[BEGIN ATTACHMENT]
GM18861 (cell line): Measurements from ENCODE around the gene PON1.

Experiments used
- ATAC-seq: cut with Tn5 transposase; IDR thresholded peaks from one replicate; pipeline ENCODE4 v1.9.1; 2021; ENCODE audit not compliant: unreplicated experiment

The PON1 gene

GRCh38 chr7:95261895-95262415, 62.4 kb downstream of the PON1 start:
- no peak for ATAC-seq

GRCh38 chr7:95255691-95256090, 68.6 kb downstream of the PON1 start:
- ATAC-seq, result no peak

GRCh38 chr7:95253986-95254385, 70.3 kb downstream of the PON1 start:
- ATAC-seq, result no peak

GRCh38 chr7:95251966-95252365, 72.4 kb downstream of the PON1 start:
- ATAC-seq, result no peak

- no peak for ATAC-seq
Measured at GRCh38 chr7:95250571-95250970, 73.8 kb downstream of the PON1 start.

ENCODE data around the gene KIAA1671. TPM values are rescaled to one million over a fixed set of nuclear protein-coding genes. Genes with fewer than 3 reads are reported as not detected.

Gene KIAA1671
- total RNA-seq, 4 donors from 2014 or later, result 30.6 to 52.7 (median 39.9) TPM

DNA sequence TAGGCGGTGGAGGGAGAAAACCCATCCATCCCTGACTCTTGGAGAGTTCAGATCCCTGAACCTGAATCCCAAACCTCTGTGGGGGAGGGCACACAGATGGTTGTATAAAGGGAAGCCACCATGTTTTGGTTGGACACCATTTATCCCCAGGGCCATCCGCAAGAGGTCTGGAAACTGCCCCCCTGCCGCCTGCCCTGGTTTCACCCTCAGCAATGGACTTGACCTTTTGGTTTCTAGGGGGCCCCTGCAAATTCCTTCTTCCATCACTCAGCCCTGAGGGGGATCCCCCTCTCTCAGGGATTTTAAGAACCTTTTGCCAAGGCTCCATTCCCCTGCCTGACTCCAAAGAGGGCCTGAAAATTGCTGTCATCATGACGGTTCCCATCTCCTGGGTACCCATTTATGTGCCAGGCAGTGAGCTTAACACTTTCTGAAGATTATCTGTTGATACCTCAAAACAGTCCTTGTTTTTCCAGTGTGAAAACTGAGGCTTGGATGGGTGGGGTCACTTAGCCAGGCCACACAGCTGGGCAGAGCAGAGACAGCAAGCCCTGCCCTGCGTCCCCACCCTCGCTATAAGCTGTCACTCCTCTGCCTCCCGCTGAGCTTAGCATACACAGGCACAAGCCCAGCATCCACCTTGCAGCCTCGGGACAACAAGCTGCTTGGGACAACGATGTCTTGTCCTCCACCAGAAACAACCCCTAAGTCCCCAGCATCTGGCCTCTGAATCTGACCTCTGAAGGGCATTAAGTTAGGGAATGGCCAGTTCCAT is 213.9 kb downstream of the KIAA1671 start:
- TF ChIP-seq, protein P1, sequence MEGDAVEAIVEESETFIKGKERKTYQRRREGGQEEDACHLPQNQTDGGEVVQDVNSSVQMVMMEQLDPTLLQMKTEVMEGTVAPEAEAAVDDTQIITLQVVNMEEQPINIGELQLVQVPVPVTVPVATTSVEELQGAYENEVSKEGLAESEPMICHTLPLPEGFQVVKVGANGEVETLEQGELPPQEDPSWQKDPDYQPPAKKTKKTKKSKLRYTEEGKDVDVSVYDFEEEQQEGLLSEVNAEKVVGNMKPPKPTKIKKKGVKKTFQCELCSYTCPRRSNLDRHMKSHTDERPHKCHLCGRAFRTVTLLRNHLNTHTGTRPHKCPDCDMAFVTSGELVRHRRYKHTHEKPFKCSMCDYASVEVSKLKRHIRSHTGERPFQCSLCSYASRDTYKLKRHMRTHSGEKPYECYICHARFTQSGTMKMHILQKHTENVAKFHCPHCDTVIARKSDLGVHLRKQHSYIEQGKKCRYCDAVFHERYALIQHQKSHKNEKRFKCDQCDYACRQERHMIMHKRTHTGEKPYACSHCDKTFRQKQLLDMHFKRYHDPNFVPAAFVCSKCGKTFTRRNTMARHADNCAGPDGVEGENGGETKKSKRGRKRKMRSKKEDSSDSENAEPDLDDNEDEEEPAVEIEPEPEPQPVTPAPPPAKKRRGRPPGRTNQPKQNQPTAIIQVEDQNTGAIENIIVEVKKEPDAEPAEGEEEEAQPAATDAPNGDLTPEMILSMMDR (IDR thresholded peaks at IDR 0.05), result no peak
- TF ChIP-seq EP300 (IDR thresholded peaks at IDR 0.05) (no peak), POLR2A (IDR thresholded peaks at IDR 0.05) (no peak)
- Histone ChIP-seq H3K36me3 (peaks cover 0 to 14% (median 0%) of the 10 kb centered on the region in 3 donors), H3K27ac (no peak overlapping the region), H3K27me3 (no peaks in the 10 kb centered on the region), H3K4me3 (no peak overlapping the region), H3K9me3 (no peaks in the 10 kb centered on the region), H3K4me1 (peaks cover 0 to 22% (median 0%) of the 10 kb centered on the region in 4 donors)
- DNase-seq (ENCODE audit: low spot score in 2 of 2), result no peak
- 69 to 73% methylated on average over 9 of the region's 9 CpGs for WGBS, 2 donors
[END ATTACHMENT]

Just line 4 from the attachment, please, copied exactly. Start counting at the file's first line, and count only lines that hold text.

The PON1 gene